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by Frederick Clarkson, first published in the WomensENews commentator on February 24, 2010
A religious think tank has issued a manifesto about breaking the silence in religious communities about a host of sexuality issues. It hasn’t stirred much media attention, but Frederick Clarkson thinks it could be revolutionary.
(WOMENSENEWS)–The Religious Institute has just issued a 46-page report on the state of sexuality in religious communities and a manifesto that seeks to transform the status quo.
Goals include improved pastoral care of marital relationships, domestic abuse and infertility, and training for prospective clergy in sexuality-related matters.
The institute calls for religious leaders to provide lifelong age-appropriate education for youth and adults and to become more effective advocates for comprehensive sexuality education and sexual and reproductive health in society.
Clergy are often first responders in matters of domestic violence and potential (and actual) suicides by young people struggling with sexual identity. The Religious Institute points out that these first responders have usually received little to no training for the job.
A singular strength of the document is that it offers an uncompromised progressive vision that does not conform to recent fashions in seeking “common ground” with conservative
evangelicals and Catholics.
Particularly striking in this regard is its call for a society in which there is full access to reproductive health care, including abortion, marriage equality and full inclusion of gay, lesbian, bisexual and transgender people in the life of religious communities.
Since it was announced two weeks ago, the report, “Sexuality and Religion 2020: Goals for the Next Decade,” has generated little media attention beyond a few regional newspapers and online news sites.
Sometimes, this is the quiet way revolutions begin.
by Abraham Simatupang, Indonesia. First published in Gender and Religious Education.
The more children you have the luckier you will be
My parents are from the Batak ethnic group, a sub-ethnic group in the north Sumatera province. My father is the fourth of thirteen children. My mother has eight siblings, though three of them died in infancy. To have a big family was not unusual in Sumatra at that time. Lots of children meant a great help for the family. According to the Batak’-tradition or “adat”, the more children you have the luckier you will be.
I am the eldest of four children, and was born in 1960. At that time, the political and economical situation was not stable in Indonesia. My mother told me that stable was curt and expensive. Most of the people could not afford it. However, since my mother worked as a pharmaceutical assistance in the Health Department of Indonesian Air Force, she got rations of baby formula from her office. My father was still a university student when they got married. In the beginning of their marriage my mother was the breadwinner. After he had finished his study, he started his career as a junior lecturer at the University of Indonesia. Hence, both worked to support the family. I learned that my mother took a significant role in nurturing the family and being a good host. We lived in a small house in the capital city of Jakarta. I remember those times when we hosted our extended families and relatives from the village who wished to move to the city. It was not unusual to have many guests and share our house with many people. They helped us with housework, while they were studying or looking for employment.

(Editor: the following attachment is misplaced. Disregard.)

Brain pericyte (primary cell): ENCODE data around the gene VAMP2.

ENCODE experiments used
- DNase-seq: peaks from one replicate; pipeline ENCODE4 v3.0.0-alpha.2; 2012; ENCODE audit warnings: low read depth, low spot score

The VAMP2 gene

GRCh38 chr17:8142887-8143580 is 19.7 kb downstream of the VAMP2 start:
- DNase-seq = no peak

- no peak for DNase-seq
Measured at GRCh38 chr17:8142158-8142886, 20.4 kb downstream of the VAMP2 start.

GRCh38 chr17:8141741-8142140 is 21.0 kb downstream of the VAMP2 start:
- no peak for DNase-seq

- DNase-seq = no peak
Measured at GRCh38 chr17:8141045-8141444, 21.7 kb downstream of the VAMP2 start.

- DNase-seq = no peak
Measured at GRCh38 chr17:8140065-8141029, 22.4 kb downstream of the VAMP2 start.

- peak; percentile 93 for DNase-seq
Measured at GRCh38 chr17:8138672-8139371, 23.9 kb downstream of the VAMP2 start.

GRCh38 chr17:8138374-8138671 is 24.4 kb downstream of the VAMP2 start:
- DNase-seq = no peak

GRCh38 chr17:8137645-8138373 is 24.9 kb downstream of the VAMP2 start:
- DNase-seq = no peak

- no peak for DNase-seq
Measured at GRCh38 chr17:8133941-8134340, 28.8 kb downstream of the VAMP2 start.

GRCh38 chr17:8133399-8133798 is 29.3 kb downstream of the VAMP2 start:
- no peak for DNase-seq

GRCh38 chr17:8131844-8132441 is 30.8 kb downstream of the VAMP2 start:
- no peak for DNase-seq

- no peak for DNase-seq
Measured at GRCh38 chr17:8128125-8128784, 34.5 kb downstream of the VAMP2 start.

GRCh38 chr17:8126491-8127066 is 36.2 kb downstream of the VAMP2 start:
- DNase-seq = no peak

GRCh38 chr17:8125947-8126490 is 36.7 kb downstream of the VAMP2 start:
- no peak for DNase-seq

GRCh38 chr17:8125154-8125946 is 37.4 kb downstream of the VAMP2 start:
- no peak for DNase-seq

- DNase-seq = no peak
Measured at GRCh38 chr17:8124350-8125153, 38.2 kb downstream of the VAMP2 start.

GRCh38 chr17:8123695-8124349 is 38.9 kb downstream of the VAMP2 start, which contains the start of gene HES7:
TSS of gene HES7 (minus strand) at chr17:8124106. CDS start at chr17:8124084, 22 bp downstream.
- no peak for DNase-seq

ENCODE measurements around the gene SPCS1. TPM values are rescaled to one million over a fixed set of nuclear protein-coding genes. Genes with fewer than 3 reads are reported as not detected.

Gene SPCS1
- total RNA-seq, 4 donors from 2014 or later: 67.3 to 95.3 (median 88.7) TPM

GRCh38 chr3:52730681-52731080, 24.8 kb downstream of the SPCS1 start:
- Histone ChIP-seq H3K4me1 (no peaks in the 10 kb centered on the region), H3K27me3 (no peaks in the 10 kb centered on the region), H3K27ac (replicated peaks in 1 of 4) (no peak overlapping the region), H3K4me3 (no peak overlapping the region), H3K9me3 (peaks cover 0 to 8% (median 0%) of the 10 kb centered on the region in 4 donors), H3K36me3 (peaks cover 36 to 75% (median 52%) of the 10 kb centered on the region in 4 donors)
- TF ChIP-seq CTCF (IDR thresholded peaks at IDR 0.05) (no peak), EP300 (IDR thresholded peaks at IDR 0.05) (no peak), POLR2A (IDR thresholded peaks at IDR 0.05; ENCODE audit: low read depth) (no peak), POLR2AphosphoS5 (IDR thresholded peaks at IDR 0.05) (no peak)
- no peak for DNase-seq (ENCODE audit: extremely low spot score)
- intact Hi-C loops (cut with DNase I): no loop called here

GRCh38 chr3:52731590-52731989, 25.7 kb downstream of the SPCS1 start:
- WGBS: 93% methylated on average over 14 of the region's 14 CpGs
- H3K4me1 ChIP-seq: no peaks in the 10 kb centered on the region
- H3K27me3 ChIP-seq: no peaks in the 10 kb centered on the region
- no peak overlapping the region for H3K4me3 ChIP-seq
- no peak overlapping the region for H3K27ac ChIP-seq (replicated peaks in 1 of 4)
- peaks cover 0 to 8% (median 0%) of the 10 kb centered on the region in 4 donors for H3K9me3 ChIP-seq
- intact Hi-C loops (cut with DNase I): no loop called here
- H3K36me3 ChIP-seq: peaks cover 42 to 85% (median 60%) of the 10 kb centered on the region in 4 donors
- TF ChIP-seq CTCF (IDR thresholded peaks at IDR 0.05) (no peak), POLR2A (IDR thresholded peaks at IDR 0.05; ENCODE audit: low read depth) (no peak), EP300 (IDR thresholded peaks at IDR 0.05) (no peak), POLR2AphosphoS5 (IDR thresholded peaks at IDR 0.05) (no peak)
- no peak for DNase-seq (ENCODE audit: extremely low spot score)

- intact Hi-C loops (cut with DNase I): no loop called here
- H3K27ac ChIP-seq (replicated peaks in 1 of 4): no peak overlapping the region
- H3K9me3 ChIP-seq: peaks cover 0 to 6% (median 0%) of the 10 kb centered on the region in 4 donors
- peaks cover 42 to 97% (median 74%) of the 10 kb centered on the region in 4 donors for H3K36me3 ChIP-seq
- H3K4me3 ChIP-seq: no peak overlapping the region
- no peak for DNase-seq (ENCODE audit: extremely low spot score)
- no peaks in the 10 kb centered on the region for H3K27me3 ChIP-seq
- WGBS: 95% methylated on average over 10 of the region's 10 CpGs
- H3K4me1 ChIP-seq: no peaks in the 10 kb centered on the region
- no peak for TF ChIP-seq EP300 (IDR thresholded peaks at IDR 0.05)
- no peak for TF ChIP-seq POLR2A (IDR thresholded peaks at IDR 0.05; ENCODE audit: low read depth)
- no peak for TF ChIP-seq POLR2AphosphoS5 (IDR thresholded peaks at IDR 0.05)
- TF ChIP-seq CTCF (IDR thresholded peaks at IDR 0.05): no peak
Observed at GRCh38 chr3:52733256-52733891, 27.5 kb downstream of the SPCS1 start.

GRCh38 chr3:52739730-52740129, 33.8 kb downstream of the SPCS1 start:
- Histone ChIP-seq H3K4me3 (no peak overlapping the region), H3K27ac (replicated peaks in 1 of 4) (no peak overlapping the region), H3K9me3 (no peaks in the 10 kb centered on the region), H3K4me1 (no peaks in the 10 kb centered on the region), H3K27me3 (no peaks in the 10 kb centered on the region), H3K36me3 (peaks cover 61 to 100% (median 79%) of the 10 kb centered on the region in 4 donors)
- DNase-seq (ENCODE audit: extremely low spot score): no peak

In my childhood gender role was not clearly differentiated. My brother and I were given the same tasks as the girls. Dish-washing and house cleaning were not unusual for me. Sometimes I helped pumping the water from our well. My parents often told me to look after my brother and sisters, especially on the way to school. Before I went home from school, I had to assure that my sisters and brother have already gone home. If not, we would go home together by foot or by becak, a tricycle with driver. At that time, as the big brother I learned to take responsibility for my siblings.
We went to Sunday school in a protestant church nearby our house. I was always fascinated of the characters of the Bible’s heroes, like Abraham, Jacob, Joseph, David, Deborah, Elijah, Ruth, Esther, Peter and Paul, told by our Sunday school teachers and the way they were called by God, men and women, to accomplish difficult tasks. In the majority of cases they had to make sacrifices. I learned that God calls anybody, regardless of which gender, to be God’s messenger and to be God’s partner for completing God’s plans.
Today women have more chances
Indonesia is an agricultural country. Like other agricultural countries, Indonesia has strong traditions where gender-related role allocation is very strongly differentiated. For example women were responsible for children while men took care of provision of food and shelter.